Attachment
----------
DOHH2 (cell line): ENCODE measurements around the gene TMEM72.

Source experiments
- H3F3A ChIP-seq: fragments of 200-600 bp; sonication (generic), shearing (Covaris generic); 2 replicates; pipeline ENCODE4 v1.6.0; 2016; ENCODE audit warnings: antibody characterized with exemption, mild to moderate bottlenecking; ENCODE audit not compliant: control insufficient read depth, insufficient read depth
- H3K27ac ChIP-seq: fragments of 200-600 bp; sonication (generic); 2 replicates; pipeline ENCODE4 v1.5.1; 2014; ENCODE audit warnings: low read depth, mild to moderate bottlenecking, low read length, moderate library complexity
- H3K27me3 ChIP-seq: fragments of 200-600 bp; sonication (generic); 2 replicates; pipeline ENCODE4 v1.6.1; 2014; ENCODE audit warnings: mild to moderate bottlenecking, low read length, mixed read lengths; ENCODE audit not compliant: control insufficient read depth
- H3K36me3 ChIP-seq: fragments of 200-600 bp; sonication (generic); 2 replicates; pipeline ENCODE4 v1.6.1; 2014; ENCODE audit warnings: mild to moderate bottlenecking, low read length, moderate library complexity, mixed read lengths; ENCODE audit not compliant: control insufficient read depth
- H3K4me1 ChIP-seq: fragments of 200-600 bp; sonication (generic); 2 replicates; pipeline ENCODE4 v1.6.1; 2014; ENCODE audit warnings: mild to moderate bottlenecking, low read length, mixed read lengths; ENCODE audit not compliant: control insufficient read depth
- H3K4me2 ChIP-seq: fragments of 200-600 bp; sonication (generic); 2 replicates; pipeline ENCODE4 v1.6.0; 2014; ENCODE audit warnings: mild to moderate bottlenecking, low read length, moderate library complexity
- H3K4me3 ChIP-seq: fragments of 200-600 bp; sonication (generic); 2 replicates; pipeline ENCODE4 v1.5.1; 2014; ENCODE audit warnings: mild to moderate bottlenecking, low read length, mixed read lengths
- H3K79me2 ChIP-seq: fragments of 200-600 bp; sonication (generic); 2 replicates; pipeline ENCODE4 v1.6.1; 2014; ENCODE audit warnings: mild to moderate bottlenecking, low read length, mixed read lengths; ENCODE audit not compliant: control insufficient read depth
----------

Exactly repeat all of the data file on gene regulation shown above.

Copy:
DOHH2 (cell line): ENCODE measurements around the gene TMEM72.

Source experiments
- H3F3A ChIP-seq: fragments of 200-600 bp; sonication (generic), shearing (Covaris generic); 2 replicates; pipeline ENCODE4 v1.6.0; 2016; ENCODE audit warnings: antibody characterized with exemption, mild to moderate bottlenecking; ENCODE audit not compliant: control insufficient read depth, insufficient read depth
- H3K27ac ChIP-seq: fragments of 200-600 bp; sonication (generic); 2 replicates; pipeline ENCODE4 v1.5.1; 2014; ENCODE audit warnings: low read depth, mild to moderate bottlenecking, low read length, moderate library complexity
- H3K27me3 ChIP-seq: fragments of 200-600 bp; sonication (generic); 2 replicates; pipeline ENCODE4 v1.6.1; 2014; ENCODE audit warnings: mild to moderate bottlenecking, low read length, mixed read lengths; ENCODE audit not compliant: control insufficient read depth
- H3K36me3 ChIP-seq: fragments of 200-600 bp; sonication (generic); 2 replicates; pipeline ENCODE4 v1.6.1; 2014; ENCODE audit warnings: mild to moderate bottlenecking, low read length, moderate library complexity, mixed read lengths; ENCODE audit not compliant: control insufficient read depth
- H3K4me1 ChIP-seq: fragments of 200-600 bp; sonication (generic); 2 replicates; pipeline ENCODE4 v1.6.1; 2014; ENCODE audit warnings: mild to moderate bottlenecking, low read length, mixed read lengths; ENCODE audit not compliant: control insufficient read depth
- H3K4me2 ChIP-seq: fragments of 200-600 bp; sonication (generic); 2 replicates; pipeline ENCODE4 v1.6.0; 2014; ENCODE audit warnings: mild to moderate bottlenecking, low read length, moderate library complexity
- H3K4me3 ChIP-seq: fragments of 200-600 bp; sonication (generic); 2 replicates; pipeline ENCODE4 v1.5.1; 2014; ENCODE audit warnings: mild to moderate bottlenecking, low read length, mixed read lengths
- H3K79me2 ChIP-seq: fragments of 200-600 bp; sonication (generic); 2 replicates; pipeline ENCODE4 v1.6.1; 2014; ENCODE audit warnings: mild to moderate bottlenecking, low read length, mixed read lengths; ENCODE audit not compliant: control insufficient read depth